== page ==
While it is perfectly possible to manually track change requests and manage minor tweaks through sometimes convoluted approval processes, this can be time-consuming in itself. Especially in today’s multi-channel environment, version control and aggregating feedback or sign-off across paper, chat, email and other channels can be clunky at best.
Cloud based digital asset management that scales
One of the worst nightmares for digital asset managers is a legacy system. Or, worse still, multiple legacy systems that don’t interact. Obsolete interfaces, poorly-documented assets and potentially incompatible file types, as well as a lack of export options, can make working quickly and efficiently with older systems impossible – or at the very least, highly onerous.
While larger organisations will inevitably have some level of legacy hardware and/or software to manage, a crucial consideration for any DAM tool is its ability to grow with a business. In fact, the ability to create a bespoke solution that solves legacy problems, as well as tackling future requirements, is a key advantage for a good DAM.
That said, switching systems can be a demanding process for both parties, one that takes time to get right – up to four to six months for larger enterprises. Speed is everything. When BP chose to implement Imagen, transitioning 100TB of content took only 11 weeks.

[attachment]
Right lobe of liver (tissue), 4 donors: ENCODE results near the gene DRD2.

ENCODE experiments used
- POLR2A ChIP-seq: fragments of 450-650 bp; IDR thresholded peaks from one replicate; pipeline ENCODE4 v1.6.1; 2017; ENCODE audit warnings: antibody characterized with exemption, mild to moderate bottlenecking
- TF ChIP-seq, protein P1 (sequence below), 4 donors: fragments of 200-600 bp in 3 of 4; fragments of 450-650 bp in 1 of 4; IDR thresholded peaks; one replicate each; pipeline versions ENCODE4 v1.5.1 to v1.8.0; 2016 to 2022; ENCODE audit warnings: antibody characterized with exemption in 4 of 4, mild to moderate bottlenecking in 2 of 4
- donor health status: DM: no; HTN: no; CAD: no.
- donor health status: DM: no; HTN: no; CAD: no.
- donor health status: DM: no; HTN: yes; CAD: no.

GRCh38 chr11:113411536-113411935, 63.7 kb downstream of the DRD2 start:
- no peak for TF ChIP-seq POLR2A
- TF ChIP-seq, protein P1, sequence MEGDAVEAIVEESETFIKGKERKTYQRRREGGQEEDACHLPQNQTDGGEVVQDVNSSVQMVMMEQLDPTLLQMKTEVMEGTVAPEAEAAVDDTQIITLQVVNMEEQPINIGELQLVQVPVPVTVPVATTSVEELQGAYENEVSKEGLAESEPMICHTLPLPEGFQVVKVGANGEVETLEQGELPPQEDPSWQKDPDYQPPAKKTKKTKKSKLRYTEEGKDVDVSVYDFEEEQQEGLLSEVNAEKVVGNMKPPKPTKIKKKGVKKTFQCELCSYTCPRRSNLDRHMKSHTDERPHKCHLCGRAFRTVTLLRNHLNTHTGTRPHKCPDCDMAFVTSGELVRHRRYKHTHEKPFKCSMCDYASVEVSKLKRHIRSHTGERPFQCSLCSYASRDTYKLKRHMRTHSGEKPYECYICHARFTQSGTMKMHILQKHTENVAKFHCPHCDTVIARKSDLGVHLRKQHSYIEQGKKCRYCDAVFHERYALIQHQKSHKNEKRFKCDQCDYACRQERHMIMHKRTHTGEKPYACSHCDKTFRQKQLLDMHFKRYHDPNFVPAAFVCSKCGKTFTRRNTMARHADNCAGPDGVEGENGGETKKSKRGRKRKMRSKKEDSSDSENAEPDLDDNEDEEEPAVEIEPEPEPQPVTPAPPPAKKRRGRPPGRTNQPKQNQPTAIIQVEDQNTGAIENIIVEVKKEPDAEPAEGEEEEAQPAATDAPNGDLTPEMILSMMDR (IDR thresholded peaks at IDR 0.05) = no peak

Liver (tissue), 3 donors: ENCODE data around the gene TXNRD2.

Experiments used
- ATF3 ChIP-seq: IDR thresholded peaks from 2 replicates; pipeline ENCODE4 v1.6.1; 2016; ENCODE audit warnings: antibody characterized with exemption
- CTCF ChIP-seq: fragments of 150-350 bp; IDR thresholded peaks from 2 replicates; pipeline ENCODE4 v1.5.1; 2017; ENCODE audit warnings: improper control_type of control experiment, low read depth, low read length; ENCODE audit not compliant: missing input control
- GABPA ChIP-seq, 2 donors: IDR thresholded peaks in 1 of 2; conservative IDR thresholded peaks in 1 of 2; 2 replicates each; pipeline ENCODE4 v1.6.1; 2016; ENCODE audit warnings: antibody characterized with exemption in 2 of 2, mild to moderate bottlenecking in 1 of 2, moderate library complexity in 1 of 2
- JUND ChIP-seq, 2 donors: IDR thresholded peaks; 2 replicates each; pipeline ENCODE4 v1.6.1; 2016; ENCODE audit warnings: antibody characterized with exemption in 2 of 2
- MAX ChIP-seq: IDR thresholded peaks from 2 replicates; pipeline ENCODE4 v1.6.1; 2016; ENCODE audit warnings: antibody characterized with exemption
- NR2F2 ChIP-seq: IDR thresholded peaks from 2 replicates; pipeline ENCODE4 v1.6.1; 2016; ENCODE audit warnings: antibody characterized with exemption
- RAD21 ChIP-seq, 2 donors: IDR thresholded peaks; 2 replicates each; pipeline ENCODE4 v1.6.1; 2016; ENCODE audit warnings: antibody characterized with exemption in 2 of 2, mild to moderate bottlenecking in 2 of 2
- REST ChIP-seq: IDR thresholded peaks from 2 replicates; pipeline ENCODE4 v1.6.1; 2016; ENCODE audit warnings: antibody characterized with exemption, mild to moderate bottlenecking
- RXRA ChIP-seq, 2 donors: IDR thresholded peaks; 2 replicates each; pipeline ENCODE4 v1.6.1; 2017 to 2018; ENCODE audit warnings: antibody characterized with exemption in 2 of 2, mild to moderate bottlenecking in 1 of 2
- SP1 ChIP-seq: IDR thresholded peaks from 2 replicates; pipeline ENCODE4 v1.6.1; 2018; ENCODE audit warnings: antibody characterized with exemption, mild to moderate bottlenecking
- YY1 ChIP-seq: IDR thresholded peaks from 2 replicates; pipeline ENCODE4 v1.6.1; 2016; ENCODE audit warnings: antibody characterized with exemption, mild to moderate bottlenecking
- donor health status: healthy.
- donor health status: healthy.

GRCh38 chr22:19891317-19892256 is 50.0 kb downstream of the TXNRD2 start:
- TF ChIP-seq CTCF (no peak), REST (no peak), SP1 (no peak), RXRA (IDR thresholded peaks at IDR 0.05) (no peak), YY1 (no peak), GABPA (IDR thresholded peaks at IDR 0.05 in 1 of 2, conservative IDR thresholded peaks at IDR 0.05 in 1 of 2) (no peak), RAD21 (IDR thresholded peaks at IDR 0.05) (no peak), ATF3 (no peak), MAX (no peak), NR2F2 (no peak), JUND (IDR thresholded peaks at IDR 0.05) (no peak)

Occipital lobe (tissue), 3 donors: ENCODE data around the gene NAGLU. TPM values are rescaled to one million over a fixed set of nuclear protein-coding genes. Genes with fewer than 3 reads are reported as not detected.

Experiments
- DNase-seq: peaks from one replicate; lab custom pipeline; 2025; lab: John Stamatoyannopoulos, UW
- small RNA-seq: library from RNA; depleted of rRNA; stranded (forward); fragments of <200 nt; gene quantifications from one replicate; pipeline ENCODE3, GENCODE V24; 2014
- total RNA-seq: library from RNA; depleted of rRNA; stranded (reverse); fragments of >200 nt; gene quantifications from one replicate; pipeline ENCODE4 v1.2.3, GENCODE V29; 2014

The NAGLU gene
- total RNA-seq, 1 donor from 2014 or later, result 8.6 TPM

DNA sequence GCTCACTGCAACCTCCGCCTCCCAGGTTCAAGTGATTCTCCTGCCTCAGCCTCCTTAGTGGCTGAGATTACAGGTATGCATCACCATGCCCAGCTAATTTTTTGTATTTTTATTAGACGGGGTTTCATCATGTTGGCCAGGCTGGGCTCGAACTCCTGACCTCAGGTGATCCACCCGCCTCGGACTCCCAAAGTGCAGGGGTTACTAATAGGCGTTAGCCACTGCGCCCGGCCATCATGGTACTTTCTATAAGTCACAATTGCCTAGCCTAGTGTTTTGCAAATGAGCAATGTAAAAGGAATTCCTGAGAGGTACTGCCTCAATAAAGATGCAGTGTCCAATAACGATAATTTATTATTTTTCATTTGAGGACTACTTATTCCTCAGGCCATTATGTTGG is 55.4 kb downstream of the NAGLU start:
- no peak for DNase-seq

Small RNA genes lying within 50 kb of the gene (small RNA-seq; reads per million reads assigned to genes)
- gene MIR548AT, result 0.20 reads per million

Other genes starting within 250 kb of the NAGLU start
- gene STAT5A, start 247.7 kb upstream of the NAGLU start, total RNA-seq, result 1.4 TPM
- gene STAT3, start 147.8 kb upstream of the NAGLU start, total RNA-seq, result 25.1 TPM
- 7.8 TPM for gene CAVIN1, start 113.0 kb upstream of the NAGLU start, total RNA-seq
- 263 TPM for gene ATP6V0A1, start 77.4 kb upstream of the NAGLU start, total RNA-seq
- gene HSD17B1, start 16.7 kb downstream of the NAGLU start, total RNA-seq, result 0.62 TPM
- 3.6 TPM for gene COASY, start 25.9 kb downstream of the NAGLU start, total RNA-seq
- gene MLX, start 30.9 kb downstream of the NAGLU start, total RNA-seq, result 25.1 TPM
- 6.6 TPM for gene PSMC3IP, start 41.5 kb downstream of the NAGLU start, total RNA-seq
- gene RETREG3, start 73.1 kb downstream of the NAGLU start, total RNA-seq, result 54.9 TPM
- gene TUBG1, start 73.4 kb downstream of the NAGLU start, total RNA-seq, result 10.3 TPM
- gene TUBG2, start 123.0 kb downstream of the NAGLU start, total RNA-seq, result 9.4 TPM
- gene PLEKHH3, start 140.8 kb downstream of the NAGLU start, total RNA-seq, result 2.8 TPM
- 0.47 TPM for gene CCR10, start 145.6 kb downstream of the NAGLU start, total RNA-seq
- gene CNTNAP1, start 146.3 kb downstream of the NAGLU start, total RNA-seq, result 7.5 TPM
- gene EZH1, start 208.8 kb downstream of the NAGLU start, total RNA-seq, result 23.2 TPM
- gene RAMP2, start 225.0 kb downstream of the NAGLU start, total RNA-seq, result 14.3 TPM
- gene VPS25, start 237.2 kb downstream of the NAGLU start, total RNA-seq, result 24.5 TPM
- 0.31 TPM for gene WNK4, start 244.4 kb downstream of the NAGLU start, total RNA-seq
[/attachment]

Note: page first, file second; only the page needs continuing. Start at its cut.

AI: A helping hand in asset management
Another challenge for digital asset managers is maintaining internal processes, especially those around branding and usage rights for existing assets. While this is a core part of a digital asset specialist’s job, it’s a time-consuming task that needs to be tackled on several levels.
For example, in the days before DAM workflows, each business unit or internal department would often have different ideas about filename conventions, file types and the tagging structure they used for archiving. This is less of an issue in a small company, where everybody knows where files are stored and can overlook inconsistencies. But as a business grows, so does the content archive. In larger organisations, a lack of standardisation, automation and control rapidly creates chaos.
A DAM workflow can solve a lot of the broad issues here, ensuring that the correct formats are used and that tags are auto-filled, rather than re-created by each user. Keeping this as streamlined as possible is essential, which is where artificial intelligence (AI) is often a hidden helping hand for digital asset managers.